In recent years, the number of foreign investors looking to buy real estate in Japan has been on the rise again.
Considering that the a land bubble in the 1980s and the Lehman shock in the U.S. had a major impact on the real estate bubble, it is no wonder that many people feel that the real estate industry is somewhat unstable and uncertain about the future, but there is no doubt that real estate is a major pillar supporting society.
In addition, after the 2021 Tokyo Olympics, and with the new coronavirus epidemic gradually settling down, Japanese real estate values in 2022 will be on a stable trend from a global perspective, and many investors are paying attention to this trend.
Here is a detailed look at the current situation of the Japanese real estate industry and what attractions and cautions it has to offer.
■The Current State of Real Estate Investment in Japan
According to data from the Ministry of Land, Infrastructure, Transport and Tourism, which summarizes the recent real estate situation in Japan, J-REITs, which allow investors to start real estate investment with a small amount of money without becoming a real estate owner, invest mostly in office properties, while investment in condominiums is currently the most common way to become a real estate owner.
Based on this situation, here are some of the areas where there is demand.
- 1. Very high demand in the Tokyo metropolitan area
Despite the significant impact of coronavirus, the real estate locations that remain in demand are those in the Tokyo metropolitan area.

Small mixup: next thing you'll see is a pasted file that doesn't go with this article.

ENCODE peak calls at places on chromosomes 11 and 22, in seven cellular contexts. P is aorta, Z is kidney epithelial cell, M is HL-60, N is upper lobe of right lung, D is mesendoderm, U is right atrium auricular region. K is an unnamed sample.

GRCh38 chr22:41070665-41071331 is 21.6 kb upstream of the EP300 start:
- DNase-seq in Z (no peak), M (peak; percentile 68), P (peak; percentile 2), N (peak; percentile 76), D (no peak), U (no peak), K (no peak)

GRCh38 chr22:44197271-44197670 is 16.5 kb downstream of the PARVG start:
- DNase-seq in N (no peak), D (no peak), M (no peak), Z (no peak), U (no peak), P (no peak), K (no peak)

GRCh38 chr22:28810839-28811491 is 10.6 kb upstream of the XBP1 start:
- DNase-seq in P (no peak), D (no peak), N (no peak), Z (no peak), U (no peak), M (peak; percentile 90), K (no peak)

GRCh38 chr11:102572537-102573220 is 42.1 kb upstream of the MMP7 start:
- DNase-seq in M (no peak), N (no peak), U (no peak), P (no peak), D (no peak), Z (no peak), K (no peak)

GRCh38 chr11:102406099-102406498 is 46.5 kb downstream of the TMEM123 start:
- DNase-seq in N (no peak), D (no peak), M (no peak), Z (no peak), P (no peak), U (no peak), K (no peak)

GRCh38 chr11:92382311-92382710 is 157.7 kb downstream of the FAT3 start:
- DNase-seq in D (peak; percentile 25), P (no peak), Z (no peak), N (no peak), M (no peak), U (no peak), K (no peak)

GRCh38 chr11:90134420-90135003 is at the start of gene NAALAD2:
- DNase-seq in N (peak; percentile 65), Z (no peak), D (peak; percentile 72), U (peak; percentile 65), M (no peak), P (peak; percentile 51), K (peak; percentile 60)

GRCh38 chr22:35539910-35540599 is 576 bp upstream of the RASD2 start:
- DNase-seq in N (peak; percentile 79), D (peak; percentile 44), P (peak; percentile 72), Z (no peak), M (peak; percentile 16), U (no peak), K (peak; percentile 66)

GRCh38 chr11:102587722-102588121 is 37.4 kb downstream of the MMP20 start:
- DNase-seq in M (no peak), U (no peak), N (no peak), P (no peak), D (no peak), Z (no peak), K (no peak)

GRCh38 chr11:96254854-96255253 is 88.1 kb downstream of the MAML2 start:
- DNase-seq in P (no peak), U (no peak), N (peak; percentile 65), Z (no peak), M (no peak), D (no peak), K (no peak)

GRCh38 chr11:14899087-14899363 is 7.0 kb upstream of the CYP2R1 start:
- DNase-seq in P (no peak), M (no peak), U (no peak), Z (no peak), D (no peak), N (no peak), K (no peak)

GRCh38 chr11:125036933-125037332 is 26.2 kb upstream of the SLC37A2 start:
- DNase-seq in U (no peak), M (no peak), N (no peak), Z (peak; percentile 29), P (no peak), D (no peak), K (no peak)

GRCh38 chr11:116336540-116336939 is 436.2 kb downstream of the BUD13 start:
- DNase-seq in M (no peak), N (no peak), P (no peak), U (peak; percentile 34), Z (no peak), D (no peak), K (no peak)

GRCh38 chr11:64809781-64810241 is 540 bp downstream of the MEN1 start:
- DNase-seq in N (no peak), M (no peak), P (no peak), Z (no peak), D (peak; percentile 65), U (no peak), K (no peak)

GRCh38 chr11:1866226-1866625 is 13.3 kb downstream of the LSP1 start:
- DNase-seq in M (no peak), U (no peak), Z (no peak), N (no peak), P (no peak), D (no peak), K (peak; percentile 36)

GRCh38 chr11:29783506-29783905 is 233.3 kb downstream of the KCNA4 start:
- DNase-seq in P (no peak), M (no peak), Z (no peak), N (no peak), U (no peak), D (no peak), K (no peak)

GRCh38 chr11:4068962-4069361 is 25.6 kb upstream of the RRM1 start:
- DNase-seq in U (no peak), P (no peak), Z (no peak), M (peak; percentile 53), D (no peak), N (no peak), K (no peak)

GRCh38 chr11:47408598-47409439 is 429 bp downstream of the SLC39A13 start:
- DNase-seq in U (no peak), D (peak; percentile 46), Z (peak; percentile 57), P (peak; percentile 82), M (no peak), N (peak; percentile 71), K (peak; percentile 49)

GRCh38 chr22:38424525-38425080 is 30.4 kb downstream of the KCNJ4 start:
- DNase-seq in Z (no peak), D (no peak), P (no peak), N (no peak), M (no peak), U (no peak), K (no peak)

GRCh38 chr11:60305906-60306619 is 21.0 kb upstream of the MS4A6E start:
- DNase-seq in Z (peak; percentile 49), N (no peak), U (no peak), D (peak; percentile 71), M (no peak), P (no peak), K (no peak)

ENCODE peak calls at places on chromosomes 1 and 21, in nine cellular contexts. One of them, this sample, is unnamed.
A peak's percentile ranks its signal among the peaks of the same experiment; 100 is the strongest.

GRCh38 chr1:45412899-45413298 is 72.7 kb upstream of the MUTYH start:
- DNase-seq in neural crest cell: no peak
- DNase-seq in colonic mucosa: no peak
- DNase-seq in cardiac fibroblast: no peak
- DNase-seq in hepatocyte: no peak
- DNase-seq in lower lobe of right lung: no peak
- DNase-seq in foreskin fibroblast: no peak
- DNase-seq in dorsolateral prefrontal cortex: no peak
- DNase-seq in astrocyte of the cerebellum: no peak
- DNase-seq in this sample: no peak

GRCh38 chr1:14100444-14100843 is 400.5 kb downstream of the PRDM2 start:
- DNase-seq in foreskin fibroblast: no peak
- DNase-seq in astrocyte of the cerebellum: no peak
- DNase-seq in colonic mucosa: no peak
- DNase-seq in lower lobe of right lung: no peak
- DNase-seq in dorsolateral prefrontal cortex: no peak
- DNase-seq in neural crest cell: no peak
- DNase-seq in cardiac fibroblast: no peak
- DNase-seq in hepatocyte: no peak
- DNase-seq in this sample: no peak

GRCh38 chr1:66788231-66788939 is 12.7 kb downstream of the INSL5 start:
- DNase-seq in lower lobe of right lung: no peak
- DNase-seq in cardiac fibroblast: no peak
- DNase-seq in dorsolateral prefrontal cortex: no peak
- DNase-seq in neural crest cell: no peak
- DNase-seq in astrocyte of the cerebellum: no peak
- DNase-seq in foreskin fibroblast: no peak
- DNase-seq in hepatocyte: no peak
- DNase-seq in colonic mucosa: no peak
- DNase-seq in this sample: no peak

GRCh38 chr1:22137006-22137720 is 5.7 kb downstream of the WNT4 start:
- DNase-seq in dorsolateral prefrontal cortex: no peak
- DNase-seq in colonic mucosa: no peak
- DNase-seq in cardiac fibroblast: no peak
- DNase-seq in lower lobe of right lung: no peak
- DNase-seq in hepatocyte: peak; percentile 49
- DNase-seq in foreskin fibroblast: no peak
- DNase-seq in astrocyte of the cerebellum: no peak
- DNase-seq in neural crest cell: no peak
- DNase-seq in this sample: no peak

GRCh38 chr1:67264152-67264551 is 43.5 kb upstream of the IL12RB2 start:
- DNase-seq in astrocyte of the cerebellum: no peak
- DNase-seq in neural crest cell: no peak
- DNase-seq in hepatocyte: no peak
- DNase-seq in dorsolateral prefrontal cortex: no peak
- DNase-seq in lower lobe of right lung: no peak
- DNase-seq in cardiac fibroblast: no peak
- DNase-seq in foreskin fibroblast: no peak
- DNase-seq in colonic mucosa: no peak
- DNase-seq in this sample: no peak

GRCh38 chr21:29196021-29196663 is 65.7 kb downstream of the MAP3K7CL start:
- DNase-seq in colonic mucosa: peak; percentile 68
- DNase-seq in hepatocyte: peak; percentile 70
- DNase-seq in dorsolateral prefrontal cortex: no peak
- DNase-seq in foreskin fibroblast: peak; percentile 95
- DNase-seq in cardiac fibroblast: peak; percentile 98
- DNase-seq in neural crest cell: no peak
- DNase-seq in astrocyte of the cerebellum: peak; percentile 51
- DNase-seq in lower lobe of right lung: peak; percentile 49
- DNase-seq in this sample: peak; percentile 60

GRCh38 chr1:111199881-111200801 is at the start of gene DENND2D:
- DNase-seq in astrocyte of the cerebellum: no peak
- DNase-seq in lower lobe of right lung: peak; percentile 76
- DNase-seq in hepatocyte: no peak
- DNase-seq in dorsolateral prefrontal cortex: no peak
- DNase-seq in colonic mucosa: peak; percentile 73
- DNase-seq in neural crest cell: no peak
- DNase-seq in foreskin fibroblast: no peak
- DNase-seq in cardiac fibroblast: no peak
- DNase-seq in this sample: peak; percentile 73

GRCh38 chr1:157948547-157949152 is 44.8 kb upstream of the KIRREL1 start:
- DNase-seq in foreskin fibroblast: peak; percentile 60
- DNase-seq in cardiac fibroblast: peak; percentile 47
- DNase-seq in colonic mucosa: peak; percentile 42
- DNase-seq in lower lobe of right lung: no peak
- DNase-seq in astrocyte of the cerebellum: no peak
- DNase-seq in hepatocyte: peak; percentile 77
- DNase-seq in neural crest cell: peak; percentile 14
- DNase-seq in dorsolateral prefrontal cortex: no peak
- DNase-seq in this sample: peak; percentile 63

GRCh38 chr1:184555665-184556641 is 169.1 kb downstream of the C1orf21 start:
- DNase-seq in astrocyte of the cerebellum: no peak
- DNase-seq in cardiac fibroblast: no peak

The attractive points include the continued influx of people, international events, and the prospect of urban development.
All three benefits work in concert with each other, and as the population increases, global events such as the Olympics will naturally be attracted to the area, which in turn will lead to more development to promote the city. In this way, the high value of the city can be expected to continue to grow.
- 2. Offices are the most popular investment destination
One of the most popular places to invest in is an office in a city center. As a new way of life, telework and work-from-home jobs are on the rise, but not many companies think that they can do all their work without an office, so even if the space is not very large, companies think that having an office in the city center is more convenient and secure. Even with the changing times, the high demand for office space will continue to provide high asset value as an investment property.
In addition, according to a survey of overseas investors conducted by the Ministry of Land, Infrastructure, Transport and Tourism in fiscal 2019, 76.5% of overseas investors who responded to the survey said they have invested or are investing in Japan.
The following are the most popular investment properties among them.
No. 1: Offices
No. 2: Residences (condominiums, apartments, etc.)
No. 3: Logistics facilities (distribution centers, warehouses, etc.)
No. 4: Commercial facilities
No. 5: Hotels
As I mentioned above that office investment is relatively popular among Japanese investors, but the responses from overseas investors also show that office space in the Tokyo metropolitan area is extremely valuable.
■The appeal and drawbacks of Japanese real estate from an investor’s perspective
Now that we have discussed the current state of real estate investment in Japan, what are the attractions and drawbacks of actually investing in Japanese real estate?
Let’s take a look at some of the advantages and disadvantages of investing in Japanese real estate.